It is therefore not surprising that already the first working class political organizations (Cabet’s “Icarian Communists” and Weitling’s “League of the Just”) operated centrally through permanently active international correspondence networks and unique congresses where the participants were genuine delegates delivering the proposals and results of the work on the texts under discussion from those who could not travel. That even in the first half of the nineteenth century equality was affirmed within a single organization for all its members, regardless of gender, nationality or ethno-religious origin, says much about the necessarily centralist nature of class political organization. Even more so if we put it in contrast with the forms of the petty bourgeoisie. Proudhonian federalism, the chaos of Bakuninist secrecy and the individualistic atomization of the student movements of ’68 or the “occupy” express well a class that tries to define itself through consumption and to generate cookie-cutter “identities”, as opposed to a class that is born of production and faces the alienation that is born of its social organization.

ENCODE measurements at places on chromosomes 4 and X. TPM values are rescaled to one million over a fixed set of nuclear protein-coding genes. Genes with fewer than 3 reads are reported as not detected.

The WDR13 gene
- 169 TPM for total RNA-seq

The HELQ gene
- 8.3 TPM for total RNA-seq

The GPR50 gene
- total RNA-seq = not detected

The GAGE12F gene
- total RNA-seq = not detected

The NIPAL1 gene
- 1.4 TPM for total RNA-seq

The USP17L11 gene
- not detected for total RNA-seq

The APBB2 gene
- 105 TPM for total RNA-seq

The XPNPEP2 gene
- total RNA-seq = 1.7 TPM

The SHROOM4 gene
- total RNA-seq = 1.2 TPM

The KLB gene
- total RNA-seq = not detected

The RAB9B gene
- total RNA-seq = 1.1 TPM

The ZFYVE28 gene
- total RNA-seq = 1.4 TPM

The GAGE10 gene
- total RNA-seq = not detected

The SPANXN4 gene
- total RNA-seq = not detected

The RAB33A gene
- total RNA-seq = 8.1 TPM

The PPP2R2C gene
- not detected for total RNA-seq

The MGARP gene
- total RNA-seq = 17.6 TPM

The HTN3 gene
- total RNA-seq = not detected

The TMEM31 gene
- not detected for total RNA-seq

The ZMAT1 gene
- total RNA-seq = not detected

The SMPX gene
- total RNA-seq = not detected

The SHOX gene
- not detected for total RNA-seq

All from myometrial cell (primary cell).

In the Second International, its left wing – Rosa Luxemburg, Lenin, Zetkin – fought hard against the formation of autonomous national “identity” groups and against the “federative” approach of the organization: